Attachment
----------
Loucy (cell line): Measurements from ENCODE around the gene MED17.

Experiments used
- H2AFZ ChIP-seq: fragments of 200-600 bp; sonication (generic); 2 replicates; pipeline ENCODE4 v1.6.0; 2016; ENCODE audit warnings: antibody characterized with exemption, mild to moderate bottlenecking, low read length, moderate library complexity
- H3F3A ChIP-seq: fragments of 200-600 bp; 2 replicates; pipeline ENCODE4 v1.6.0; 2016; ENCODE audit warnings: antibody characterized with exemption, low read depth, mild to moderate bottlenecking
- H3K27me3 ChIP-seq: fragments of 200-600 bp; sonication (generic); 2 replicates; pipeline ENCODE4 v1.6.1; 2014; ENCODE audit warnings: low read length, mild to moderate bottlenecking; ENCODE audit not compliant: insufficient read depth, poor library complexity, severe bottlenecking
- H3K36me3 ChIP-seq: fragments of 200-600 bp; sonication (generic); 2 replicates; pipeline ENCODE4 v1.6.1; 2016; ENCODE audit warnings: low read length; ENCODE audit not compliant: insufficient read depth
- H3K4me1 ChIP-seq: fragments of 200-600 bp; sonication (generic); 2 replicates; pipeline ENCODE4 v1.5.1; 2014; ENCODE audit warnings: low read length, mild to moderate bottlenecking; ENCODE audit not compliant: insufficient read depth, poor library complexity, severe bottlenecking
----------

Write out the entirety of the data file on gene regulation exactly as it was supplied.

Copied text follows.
Loucy (cell line): Measurements from ENCODE around the gene MED17.

Experiments used
- H2AFZ ChIP-seq: fragments of 200-600 bp; sonication (generic); 2 replicates; pipeline ENCODE4 v1.6.0; 2016; ENCODE audit warnings: antibody characterized with exemption, mild to moderate bottlenecking, low read length, moderate library complexity
- H3F3A ChIP-seq: fragments of 200-600 bp; 2 replicates; pipeline ENCODE4 v1.6.0; 2016; ENCODE audit warnings: antibody characterized with exemption, low read depth, mild to moderate bottlenecking
- H3K27me3 ChIP-seq: fragments of 200-600 bp; sonication (generic); 2 replicates; pipeline ENCODE4 v1.6.1; 2014; ENCODE audit warnings: low read length, mild to moderate bottlenecking; ENCODE audit not compliant: insufficient read depth, poor library complexity, severe bottlenecking
- H3K36me3 ChIP-seq: fragments of 200-600 bp; sonication (generic); 2 replicates; pipeline ENCODE4 v1.6.1; 2016; ENCODE audit warnings: low read length; ENCODE audit not compliant: insufficient read depth
- H3K4me1 ChIP-seq: fragments of 200-600 bp; sonication (generic); 2 replicates; pipeline ENCODE4 v1.5.1; 2014; ENCODE audit warnings: low read length, mild to moderate bottlenecking; ENCODE audit not compliant: insufficient read depth, poor library complexity, severe bottlenecking